It is 6.30pm on a Friday evening on the outskirts of Chennai. That means it is rush hour, which is a bit ironic in any language but especially here because it is anything BUT a rush. The streets are so full of absolutely anything that can move: buses, auto-rickshaws, and scooters but also bullock-wagons, hand-pushed carts, the occasional suicidal bicycle driver and inevitably a few cows. I am squished with half my body hanging out into the back of a rickshaw. Originally meant to seat three, this three-wheeler has a total of 11 people (plus driver and 1 child). 2 are hanging out the sides in the front, almost sitting on the drivers lap and the 9 of us are somehow crammed in 3 rows in the back. Getting into the Rickshaw was an even funnier story.
First one has to understand the traffic rules here which are pretty easy as there seems to only be one: “Might is Right” which means Buses and Trucks will blare their horns and travel at a fairly consistent speed, scooters, rickshaws, people, dogs, goats frantically jumping out of their way (they will, however, stop for cows). In between the buses you have the large SUV’s and cars and in between those the auto rickshaws weasel and snake their way around. The scooters, while definitely losing out in terms of size (a shocking 80% of all fatal road deaths are scooter riders), use their small size to their benefit and manage to squeeze with incredible agility through tiny gaps, road shoulders, pavements and the opposite roadside to the front. When the light does finally change, you have a line of scooters, several rows thick that shoot off, eventually overtaken by the larger buses and cars and then the whole thing starts again at the next stop. The “Might is Right” rule gets really interesting when you throw elephants into the equation which, unfortunately for me but fortunate for everyone else, have disappeared largely from the cities.
In all seriousness though traffic here is actually quite okay compared to elsewhere in India. That essentially means that on large roads people tend to stick to their side of the road and they obey for the most part traffic lights. Right hand turns (the Euro-American equivalent of left hand turns) are quite an adventure here on any 3 or 2 wheeler vehicle. 50 meters before the turn the driver will generally veer off onto oncoming traffic, forcing and wiggling his way to the very opposite side of the road, horn blaring all the while. He will then proceeds to turn right (still on the wrong side of the road) and drive for another 50 or so meters before employing the same horn-blaring, stop-and-go tactic to get to the left side of the road. Why they don’t just wait for the turn signal still completely evades me but it is quite an amusing, if somewhat terrifying feat.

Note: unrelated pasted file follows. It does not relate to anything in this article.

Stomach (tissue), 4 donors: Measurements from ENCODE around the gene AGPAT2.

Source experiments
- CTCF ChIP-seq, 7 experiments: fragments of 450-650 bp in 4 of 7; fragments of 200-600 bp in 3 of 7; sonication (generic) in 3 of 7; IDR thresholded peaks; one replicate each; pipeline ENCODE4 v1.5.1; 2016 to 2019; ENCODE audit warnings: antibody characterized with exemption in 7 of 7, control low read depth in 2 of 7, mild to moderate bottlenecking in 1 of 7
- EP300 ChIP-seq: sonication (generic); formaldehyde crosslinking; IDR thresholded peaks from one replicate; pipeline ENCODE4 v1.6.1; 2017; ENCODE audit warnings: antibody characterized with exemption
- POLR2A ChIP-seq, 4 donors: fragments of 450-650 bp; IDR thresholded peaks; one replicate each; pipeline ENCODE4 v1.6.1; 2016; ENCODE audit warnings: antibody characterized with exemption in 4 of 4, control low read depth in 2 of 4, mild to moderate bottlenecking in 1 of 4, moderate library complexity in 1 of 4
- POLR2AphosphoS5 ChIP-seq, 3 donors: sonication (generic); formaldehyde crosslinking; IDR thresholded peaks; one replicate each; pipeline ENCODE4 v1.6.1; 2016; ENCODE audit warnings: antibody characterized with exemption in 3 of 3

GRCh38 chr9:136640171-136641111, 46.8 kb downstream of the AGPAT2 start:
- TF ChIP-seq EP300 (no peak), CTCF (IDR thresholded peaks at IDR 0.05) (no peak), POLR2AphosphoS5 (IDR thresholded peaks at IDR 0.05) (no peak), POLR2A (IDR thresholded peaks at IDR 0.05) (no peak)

However back to me being squished into a rickshaw. So the buses in India are “somewhat” irregular and during rush-hour if they show up are generally crammed to the point that you literally have people hanging out of the windows. Generally the next option is to take a taxi or a rickshaw but finding an empty one is quite impossible. My work colleague who has been designated to take me home, is already a bit anxious about travelling alone(Indians do not travel much and after spending an hour and a half to travel what turned out to be about 15km I understand why).
Usually I would have just walked, minus the dirt and pollution and relative danger of being a pedestrian—in the “might is right” rule you are right there just below cows and just above dogs and goats—I love walking in India. It is both interesting and exciting, there is something invigorating about jumping out of the way of racing scooters and rickshaws, dodging the rogue cows (and the rogue cow dung ), jumping over the potholes in the street. And best off all, there are people selling just about everything you ever need on the street so if you get hungry or thirsty, if your sandal breaks or you feel the need to pray to a foreign god, it’s all right there! However as a young, unmarried, white woman I am treated like the precious fragile gem that I am and whenever I am out with Indians they will always make sure I come home safely, often accompanying me to my very door. But back to my original story…
So when a rickshaw pulls up, my collegue grabs my hand and we sprint to the auto which is rapidly getting crammed full. She literally dives head first into it, pulling me behind her and I am tumbled into a smelly tangle of laps and arms and faces and armpits. I am repelled backwards as the auto speeds of and luckily the tangle of legs hold me from falling back onto the street. With half of my behind falling out the side I have a perfect view of the absolute chaos in front of me. Nevertheless there is something oddly relaxing about my cramped and squished position. I am forced, for one of the first of many times in India, to do absolutely nothing. Amidst the spluttering, horn-blaring, revving engines, the spitting, cursing drivers, the noise and pollution I have found a piece of what I consider authentic Indian tranquility.